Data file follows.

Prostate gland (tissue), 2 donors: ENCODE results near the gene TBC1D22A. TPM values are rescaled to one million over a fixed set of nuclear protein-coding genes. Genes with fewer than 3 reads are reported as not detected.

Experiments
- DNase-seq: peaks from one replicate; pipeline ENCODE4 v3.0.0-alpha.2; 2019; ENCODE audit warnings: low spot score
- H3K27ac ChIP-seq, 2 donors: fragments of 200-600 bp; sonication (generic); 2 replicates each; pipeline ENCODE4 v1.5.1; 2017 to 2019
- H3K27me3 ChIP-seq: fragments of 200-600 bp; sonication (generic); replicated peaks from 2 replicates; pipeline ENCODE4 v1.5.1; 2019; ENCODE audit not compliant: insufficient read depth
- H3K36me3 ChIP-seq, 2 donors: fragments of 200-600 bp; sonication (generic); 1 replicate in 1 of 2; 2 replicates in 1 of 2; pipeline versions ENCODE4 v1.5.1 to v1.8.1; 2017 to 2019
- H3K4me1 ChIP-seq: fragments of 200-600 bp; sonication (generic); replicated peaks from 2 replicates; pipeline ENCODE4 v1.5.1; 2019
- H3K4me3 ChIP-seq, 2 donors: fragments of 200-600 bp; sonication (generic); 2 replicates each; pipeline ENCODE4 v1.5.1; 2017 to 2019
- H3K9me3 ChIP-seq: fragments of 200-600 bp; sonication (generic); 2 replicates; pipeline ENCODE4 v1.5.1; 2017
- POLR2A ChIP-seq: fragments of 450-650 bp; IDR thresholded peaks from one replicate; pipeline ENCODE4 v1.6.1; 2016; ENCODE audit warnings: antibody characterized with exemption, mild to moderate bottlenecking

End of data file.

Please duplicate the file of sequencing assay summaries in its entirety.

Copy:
Prostate gland (tissue), 2 donors: ENCODE results near the gene TBC1D22A. TPM values are rescaled to one million over a fixed set of nuclear protein-coding genes. Genes with fewer than 3 reads are reported as not detected.

Experiments
- DNase-seq: peaks from one replicate; pipeline ENCODE4 v3.0.0-alpha.2; 2019; ENCODE audit warnings: low spot score
- H3K27ac ChIP-seq, 2 donors: fragments of 200-600 bp; sonication (generic); 2 replicates each; pipeline ENCODE4 v1.5.1; 2017 to 2019
- H3K27me3 ChIP-seq: fragments of 200-600 bp; sonication (generic); replicated peaks from 2 replicates; pipeline ENCODE4 v1.5.1; 2019; ENCODE audit not compliant: insufficient read depth
- H3K36me3 ChIP-seq, 2 donors: fragments of 200-600 bp; sonication (generic); 1 replicate in 1 of 2; 2 replicates in 1 of 2; pipeline versions ENCODE4 v1.5.1 to v1.8.1; 2017 to 2019
- H3K4me1 ChIP-seq: fragments of 200-600 bp; sonication (generic); replicated peaks from 2 replicates; pipeline ENCODE4 v1.5.1; 2019
- H3K4me3 ChIP-seq, 2 donors: fragments of 200-600 bp; sonication (generic); 2 replicates each; pipeline ENCODE4 v1.5.1; 2017 to 2019
- H3K9me3 ChIP-seq: fragments of 200-600 bp; sonication (generic); 2 replicates; pipeline ENCODE4 v1.5.1; 2017
- POLR2A ChIP-seq: fragments of 450-650 bp; IDR thresholded peaks from one replicate; pipeline ENCODE4 v1.6.1; 2016; ENCODE audit warnings: antibody characterized with exemption, mild to moderate bottlenecking